One of the company’s employees who was charged with repairing the damage from Horn’s mistakes respectfully told Horn that the best way for the company to make money was for Horn to “keep out of the factory as many hours a day as possible.”

Horn accepted the truth in the criticisms levied against him and relocated Federal’s corporate offices to the Foshay Tower in downtown Minneapolis, about 20 miles away from the factory, where it stayed until the mid-1980s. Horn may have failed on the production line, but he proved to be the leader the Federal Cartridge Corporation needed.

One hurdle that Horn would have to overcome if Federal was to succeed was to develop a new distribution channel through which hunters and shooters could purchase the ammunition it was working so hard to make. Larger competing ammunition companies like Winchester and Remington effectively closed trade channels, and that made it extremely difficult for Federal to secure space on store shelves.

Even after Federal’s Anoka plant was running and producing sizable quantities of ammo, these aggressive tactics by competing manufacturers made it difficult for Federal to turn a profit. Employees in the 1920s described waiting with some anxiety every Friday for Charles Horn to arrive in his red Buick and distribute checks that, although sometimes late, always materialized.

To combat being cut off from traditional trade channels, Horn developed a different distribution plan to get Federal’s Hi-Power shotshells on store shelves. Horn had grown up on a farm in Iowa and spent much of his life in and around small Midwestern towns.

He understood that sportsmen often gather at local businesses — barber shops, pool halls, hardware stores — to swap hunting stories. Horn decided that he would begin selling Federal ammunition in those small local businesses and traveled from state to state to distribute his product. He couldn’t make it to each store personally, so he had a team of secretaries composing letters to business owners. The initial offer was $17 for 500 12-gauge shells, $14 for 500 16-gauge shells, and $13 for 500 20-gauge shells. Horn had great luck selling his shotshells in doctor and dentist offices; patients would come in for a checkup or to have a tooth filled and would leave with an armful of ammunition.

Horn soon picked up another extremely valuable asset by hiring Maurice Swope from Western Cartridge to develop and operate the rimfire plant at Federal Cartridge. In 1924, the company began producing rimfire ammunition.

Swope, called “Daddy” by Federal employees, was a rimfire production genius and a big reason why Federal was considered the leader when it came to making accurate rimfire ammunition by the mid-‘30s.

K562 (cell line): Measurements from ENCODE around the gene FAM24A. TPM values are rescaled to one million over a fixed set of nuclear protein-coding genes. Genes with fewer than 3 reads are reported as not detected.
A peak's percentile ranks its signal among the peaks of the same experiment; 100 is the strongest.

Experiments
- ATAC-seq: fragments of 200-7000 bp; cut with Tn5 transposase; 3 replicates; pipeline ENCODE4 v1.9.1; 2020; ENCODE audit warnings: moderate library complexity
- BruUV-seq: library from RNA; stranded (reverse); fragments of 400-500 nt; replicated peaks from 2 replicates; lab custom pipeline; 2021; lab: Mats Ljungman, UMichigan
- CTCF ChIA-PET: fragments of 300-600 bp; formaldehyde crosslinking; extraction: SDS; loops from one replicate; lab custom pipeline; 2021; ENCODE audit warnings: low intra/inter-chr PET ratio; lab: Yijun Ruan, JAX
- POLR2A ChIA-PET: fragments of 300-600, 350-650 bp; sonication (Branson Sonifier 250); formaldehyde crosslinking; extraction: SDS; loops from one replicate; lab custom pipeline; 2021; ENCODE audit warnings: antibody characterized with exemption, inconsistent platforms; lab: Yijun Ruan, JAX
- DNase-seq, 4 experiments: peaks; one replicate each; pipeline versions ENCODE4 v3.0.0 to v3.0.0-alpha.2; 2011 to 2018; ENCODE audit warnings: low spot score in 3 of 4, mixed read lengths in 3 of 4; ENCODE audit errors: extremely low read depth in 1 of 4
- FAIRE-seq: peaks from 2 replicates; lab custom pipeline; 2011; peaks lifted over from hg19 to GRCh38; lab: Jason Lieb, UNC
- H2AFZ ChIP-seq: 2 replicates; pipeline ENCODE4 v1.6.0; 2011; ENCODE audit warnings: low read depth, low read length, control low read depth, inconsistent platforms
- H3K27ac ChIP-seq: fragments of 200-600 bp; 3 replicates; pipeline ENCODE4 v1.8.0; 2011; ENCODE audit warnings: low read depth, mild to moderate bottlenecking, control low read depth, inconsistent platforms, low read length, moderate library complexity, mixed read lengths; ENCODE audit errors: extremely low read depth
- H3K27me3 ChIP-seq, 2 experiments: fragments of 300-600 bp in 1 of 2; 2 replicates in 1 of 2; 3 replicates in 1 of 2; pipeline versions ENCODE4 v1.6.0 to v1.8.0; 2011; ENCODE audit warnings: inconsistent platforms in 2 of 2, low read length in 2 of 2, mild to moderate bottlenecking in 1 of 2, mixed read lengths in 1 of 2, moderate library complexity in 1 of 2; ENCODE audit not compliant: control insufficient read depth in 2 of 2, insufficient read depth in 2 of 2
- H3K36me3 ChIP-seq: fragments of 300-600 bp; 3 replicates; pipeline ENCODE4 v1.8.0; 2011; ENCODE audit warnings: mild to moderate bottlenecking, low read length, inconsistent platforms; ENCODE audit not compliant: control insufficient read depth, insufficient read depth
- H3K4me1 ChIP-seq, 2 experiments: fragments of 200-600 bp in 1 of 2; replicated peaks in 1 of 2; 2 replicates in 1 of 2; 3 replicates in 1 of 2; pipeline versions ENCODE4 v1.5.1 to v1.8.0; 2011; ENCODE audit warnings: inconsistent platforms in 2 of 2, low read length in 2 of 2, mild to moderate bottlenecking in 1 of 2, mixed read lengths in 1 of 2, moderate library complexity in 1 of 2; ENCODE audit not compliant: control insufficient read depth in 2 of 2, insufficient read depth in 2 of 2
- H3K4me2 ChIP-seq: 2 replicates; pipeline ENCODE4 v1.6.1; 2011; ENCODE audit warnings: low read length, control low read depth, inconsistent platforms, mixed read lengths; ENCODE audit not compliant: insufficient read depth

Later that same year, Federal acquired American Cartridge Company in Kansas City. Ironically, the Sherman brothers had founded American Cartridge in the years after they left Federal Cartridge Company. At the time American Cartridge Company became insolvent in 1924, Federal had been producing shotshells for it for several years.

The debt to Federal was so significant that Horn took over the company and eventually moved it to Anoka. That company would become the American Eagle brand of ammunition that Federal Ammunition still owns today.

In the 1920s, Federal began producing “house brand” shotshells and rimfire ammunition for direct retailers. In 1923, they started producing Montgomery Ward's Red Head shotshells. They also manufactured Sears & Roebuck brand ammunition from 1927 to 1971 for both shotshells and rimfire, including their Mallard, Pointer, and Xtra-Range loads. Others included Gamble’s from 1929 to 1979 in shotshell and rimfire and M.W. Savage & Company from 1922 to 1930 for shotshells only. Many hunters and shooters did not know that these house brands (and many others throughout the 20th century) were Federal loads with alternate packaging.

Federal’s own Hi-Power shotshells and rimfire ammunition were gaining favor with hunters and shooters across the country. In 1926, the company introduced Federal Favorite shotshells in 12-, 16-, and 20-gauge and .410 (brass). Shot sizes ranged from BB to No. 8. Additional house brands were added such as Cussins & Fearns Co. in Ohio as well as Janney, Semple & Hill, and Our Own Hardware Stores in Minneapolis.